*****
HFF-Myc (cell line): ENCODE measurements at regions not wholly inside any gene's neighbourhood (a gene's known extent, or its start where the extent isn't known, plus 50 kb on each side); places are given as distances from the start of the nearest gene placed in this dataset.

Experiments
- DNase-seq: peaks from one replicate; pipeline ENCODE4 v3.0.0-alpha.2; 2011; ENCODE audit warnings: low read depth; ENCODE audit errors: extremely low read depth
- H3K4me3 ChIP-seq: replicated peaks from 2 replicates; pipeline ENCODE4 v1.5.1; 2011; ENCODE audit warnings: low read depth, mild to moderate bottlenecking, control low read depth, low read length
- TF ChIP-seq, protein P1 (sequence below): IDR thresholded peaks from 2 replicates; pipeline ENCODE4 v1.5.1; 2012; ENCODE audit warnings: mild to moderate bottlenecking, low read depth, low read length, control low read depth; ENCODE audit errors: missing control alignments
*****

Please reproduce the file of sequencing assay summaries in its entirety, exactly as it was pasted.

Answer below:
HFF-Myc (cell line): ENCODE measurements at regions not wholly inside any gene's neighbourhood (a gene's known extent, or its start where the extent isn't known, plus 50 kb on each side); places are given as distances from the start of the nearest gene placed in this dataset.

Experiments
- DNase-seq: peaks from one replicate; pipeline ENCODE4 v3.0.0-alpha.2; 2011; ENCODE audit warnings: low read depth; ENCODE audit errors: extremely low read depth
- H3K4me3 ChIP-seq: replicated peaks from 2 replicates; pipeline ENCODE4 v1.5.1; 2011; ENCODE audit warnings: low read depth, mild to moderate bottlenecking, control low read depth, low read length
- TF ChIP-seq, protein P1 (sequence below): IDR thresholded peaks from 2 replicates; pipeline ENCODE4 v1.5.1; 2012; ENCODE audit warnings: mild to moderate bottlenecking, low read depth, low read length, control low read depth; ENCODE audit errors: missing control alignments